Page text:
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Logo of Phnom Penh Post newspaper Phnom Penh Post - Comment: KR trials: UN's story doesn't add up

Comment: KR trials: UN's story doesn't add up

Acommonly heard argu-ment from defenders of the UN withdrawal from the KR trials

- mainly ultra-reactionary US politicians and gullible NGOs - is that the Cambodian

government broke an "agreement" or "memorandum of understanding"

reached with the UN in July 2000.

For example, ADHOC's report "Human Rights Situation in Cambodia 2001" states,

"... there are still a number of discrepancies between the Memorandum of Understanding

and the Khmer Rouge Tribunal Law ... if the government does not incorporate the terms

of the MoU into the Khmer Rouge Tribunal Law, why did the government agree with the

United Nations upon the Memorandum in the first place[?]"

The short answer to ADHOC's question is: "It didn't." No MoU has been agreed.

After several rounds of negotiations, the last in July 2000, there was agreement

on a number of questions, and some remaining disagreements. The agreements were not

written into any document formally accepted by both sides, but most of them were

eventually incorporated into the law establishing the Extraordinary Chambers.

Shortly after the departure of the UN delegation, quotations began circulating from

a document usually described as an "agreement" between the Cambodian government

and the UN. Calling the document "changes agreed upon by United Nations Under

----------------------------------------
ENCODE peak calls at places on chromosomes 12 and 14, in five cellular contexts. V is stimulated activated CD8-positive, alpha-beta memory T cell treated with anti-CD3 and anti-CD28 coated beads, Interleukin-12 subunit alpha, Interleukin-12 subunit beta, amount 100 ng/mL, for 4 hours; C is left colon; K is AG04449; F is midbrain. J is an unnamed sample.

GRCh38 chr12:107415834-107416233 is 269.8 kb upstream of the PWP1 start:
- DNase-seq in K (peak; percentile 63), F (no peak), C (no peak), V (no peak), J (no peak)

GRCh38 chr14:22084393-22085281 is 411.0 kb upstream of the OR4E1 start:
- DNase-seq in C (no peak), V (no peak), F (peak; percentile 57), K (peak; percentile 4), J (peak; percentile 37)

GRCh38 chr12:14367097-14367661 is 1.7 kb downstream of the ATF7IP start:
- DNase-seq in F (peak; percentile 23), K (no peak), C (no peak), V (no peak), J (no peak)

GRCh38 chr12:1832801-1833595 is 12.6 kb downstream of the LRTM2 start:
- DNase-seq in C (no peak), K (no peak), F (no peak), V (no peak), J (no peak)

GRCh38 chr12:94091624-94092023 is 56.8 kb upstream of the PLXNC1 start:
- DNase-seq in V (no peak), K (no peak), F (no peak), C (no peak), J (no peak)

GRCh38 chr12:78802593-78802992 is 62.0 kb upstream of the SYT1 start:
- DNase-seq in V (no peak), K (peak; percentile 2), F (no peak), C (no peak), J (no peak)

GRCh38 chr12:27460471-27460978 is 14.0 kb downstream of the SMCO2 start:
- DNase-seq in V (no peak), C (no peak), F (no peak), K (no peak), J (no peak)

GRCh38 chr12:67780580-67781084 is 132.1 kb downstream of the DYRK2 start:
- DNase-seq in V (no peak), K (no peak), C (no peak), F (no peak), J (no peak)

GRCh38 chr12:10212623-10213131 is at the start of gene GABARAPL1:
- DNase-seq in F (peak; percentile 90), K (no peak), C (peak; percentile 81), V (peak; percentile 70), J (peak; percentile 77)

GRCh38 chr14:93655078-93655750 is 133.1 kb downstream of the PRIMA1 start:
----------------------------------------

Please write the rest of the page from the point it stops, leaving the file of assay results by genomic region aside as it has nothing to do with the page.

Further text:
Secretary-General Hans Corell and the Minister of the Council of Ministers Sok An

on July 7, 2000", the Phnom Penh Post published the entire document on the internet.

In fact, the document was really the UN's proposal for an MoU, not an agreed text.

It was presented to the Cambodian government for its consideration as the UN delegation

was leaving Phnom Penh. The government's task force for the KR trial pointed out

in a letter published in the November 24-December 7, 2000, Phnom Penh Post that an

agreement could not have been signed on July 7, since the talks had concluded on

July 6, and that none of the documents circulating bore the signature of either party:

all were drafts, working documents.

This was acknowledged by the UN in New York at the conclusion of the talks in July.

A "Statement Attributable to the Spokesman for the Secretary-General" noted:

"Mr Corell provided his Cambodian counterpart, Mr Sok An ... with a draft Memorandum

of Understanding ..." (My emphasis.)

But when political axes are sharpened, facts that raise their heads risk decapitation.

Moreover, the contempt for facts displayed by ADHOC and other critics has been encouraged

by an obfuscation carried out by Corell's UN Office of Legal Affairs (OLA).

Corell and the OLA have regularly referred to "the MoU to be signed between"

Cambodia and the UN. This is accurate in the sense that an MoU would need to be signed

before the UN participated in the trials. But lawyers choose their words carefully,

and in this case they chose for ambiguity: The phrase can also be misinterpreted

to suggest that an MoU has already been agreed and is merely awaiting the formality

of signing.

Interestingly, Corell expressed both of these two quite different ideas in his February

8, 2002, press conference. In his prepared statement (essentially the content of

his letter to the Cambodian government), he said: "During that period [July

2000-August 2001], the United Nations provided numerous suggestions aimed at assisting

the Government in establishing a credible process and worked closely with Minister

Sok An in drawing up an agreement on the establishment and operation of the Chambers."

(Emphasis added.)

In fact, there is little evidence of the OLA doing anything more than sending an

occasional rude letter during that time. But the words I have italicized are an admission

by Corell that the MoU, far from being finished in July 2000, still needed "drawing


However, in the same statement, Corell also said just the opposite. He described

the draft memorandum, which he had presented to the Cambodian government as he was

leaving Phnom Penh, as "the text of the agreement to be signed", which